The Keystone XL pipeline has been scuttled yet again by a U.S. Circuit Court judge. Remember 30 or 40 years ago when newly-elected President Trump signed an executive order to build that thing? Yeah, neither do we. At this rate, we will be celebrating (or protesting, depending on your particular view) the 10th anniversary of the border wall before ground is even broken on that pipeline. 

There were some perfectly normal newsworthy items this week that had nothing to do with elections. One of them (Shameless Client Plug Alert!) was the big announcement from Pocono Raceway about the first-ever airshow coming to the track in August. Check it out! 

In our We Can’t Make This Up segment this week, we take you to Alabama, where a man with no pants fell through the ceiling of a Waffle House during a botched robbery attempt. The man then fought with patrons before leaving the scene, and his wallet, pants and driver’s license, behind. By the way, what the hell are you trying to steal at a Waffle House? Those places flush with cash all of a sudden?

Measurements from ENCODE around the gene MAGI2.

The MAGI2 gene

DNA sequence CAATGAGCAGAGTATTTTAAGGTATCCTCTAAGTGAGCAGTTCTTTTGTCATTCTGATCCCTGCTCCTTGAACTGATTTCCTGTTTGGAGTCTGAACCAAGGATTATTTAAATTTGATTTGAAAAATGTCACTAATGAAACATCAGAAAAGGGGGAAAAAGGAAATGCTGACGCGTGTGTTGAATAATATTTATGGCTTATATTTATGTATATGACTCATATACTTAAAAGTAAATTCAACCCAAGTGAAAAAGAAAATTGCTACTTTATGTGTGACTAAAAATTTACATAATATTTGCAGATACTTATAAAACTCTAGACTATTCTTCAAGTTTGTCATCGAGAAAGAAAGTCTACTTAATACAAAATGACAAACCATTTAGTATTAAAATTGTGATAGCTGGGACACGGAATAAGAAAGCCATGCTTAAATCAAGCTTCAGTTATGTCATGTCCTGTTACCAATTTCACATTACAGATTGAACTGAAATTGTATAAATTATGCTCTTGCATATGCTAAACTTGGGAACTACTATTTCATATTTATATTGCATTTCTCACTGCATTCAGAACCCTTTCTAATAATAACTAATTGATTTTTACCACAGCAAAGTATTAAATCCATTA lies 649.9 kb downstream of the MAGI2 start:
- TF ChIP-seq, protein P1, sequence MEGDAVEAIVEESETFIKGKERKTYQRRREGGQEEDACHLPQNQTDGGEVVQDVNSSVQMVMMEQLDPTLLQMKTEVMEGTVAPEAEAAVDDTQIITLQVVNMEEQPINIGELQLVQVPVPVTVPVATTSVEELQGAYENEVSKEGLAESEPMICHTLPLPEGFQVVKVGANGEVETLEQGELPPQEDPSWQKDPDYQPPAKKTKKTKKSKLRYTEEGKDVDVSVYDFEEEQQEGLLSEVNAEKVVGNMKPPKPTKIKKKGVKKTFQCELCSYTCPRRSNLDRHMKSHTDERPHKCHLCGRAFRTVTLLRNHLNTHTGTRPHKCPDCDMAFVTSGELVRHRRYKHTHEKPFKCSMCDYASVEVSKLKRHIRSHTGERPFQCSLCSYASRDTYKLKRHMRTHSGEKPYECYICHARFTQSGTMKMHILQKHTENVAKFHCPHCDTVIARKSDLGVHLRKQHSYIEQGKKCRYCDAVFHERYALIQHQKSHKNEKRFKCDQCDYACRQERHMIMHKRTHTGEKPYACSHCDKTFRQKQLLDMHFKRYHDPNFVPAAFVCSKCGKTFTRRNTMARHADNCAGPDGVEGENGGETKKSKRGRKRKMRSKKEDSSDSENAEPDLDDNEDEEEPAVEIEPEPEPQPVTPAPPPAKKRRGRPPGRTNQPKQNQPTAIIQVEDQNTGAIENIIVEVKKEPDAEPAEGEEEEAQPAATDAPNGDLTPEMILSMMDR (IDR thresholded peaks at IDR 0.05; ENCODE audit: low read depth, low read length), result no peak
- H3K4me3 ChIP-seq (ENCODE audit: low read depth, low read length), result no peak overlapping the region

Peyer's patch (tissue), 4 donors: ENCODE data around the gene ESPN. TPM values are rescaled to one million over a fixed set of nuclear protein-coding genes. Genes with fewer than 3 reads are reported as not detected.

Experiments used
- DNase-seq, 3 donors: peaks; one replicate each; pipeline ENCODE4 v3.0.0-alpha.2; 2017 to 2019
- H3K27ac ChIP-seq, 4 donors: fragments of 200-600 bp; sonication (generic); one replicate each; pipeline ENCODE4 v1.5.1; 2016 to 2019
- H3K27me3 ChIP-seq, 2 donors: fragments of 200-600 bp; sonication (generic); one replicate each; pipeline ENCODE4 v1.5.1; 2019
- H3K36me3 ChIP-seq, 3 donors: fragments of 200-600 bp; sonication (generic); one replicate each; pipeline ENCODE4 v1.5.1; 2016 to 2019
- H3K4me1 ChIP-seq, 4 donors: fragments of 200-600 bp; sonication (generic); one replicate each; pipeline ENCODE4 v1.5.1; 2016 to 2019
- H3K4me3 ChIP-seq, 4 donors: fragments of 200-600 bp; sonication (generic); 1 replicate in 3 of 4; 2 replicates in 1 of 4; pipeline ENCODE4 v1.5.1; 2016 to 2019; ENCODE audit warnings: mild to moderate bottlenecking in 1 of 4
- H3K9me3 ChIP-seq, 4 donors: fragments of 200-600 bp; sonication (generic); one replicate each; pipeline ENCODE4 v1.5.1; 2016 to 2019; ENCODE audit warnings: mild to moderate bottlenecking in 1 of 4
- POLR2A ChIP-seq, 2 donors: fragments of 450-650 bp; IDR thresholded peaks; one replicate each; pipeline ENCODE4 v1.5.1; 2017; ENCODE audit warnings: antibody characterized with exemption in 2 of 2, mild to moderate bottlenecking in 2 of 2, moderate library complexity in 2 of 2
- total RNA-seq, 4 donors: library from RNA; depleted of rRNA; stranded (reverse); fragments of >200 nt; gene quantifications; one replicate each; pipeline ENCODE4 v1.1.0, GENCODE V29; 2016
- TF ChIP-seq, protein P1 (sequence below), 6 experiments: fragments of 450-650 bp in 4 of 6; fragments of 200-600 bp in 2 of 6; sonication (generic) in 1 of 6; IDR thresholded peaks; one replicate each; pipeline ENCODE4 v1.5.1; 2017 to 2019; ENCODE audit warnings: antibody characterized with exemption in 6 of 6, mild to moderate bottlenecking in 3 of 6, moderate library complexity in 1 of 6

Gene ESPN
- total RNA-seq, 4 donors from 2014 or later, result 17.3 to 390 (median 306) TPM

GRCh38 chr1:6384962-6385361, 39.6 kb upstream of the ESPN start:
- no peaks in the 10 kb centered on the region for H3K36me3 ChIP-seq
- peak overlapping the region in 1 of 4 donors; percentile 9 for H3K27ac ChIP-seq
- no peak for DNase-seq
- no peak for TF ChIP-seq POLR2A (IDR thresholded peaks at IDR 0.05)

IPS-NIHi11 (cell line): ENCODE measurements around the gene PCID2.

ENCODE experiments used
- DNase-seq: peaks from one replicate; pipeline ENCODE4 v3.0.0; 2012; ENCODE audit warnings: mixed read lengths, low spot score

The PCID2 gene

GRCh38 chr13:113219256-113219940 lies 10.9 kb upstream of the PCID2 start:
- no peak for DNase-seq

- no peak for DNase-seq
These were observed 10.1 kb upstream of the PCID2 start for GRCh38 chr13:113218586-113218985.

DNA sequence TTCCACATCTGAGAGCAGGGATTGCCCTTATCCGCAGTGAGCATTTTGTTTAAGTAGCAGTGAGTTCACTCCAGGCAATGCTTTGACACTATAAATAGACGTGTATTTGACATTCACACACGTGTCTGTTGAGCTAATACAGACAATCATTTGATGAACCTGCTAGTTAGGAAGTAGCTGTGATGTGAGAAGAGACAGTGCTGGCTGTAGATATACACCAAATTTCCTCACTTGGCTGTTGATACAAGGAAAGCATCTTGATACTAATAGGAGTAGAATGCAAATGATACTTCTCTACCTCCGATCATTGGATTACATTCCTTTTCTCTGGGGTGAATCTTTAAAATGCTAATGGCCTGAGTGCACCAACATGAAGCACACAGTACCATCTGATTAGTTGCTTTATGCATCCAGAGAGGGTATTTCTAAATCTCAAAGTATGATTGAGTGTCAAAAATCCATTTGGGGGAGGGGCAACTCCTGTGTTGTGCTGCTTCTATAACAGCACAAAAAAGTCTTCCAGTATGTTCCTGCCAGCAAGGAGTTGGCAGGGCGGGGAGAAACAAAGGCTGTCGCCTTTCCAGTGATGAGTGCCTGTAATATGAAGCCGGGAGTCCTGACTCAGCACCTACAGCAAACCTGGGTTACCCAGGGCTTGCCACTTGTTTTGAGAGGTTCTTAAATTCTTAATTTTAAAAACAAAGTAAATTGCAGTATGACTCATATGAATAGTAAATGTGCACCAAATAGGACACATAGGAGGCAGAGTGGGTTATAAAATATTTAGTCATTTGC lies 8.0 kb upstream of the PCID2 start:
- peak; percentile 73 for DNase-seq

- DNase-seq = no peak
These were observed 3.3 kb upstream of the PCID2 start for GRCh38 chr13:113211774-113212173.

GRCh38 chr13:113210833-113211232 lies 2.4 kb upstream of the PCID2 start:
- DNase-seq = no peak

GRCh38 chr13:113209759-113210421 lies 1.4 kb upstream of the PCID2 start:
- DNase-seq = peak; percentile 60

That’s what passes or news around here as we unpack it all, take a deep breath, and prepare for 2019. From all of your friends at Triad, have a great weekend! 





Triad Election 2018 Recap

Here is your Election Day 2018 recap from your friends at Triad Strategies. Ballot-box-WEB


Governor Wolf cruised to a second term, defeating Republican Scott Wagner by a 58%-41% margin.  Wolf will have a new Lieutenant Governor as he enters his new term, as Braddock Mayor John Fetterman won a Primary victory in May over current Lt. Governor Mike Stack.

Bob Casey, Jr. also easily outpaced his opponent for U.S. Senate, Congressman Lou Barletta.  Casey took home a 55%-42% win and will serve a third term.

Continue reading "Triad Election 2018 Recap" »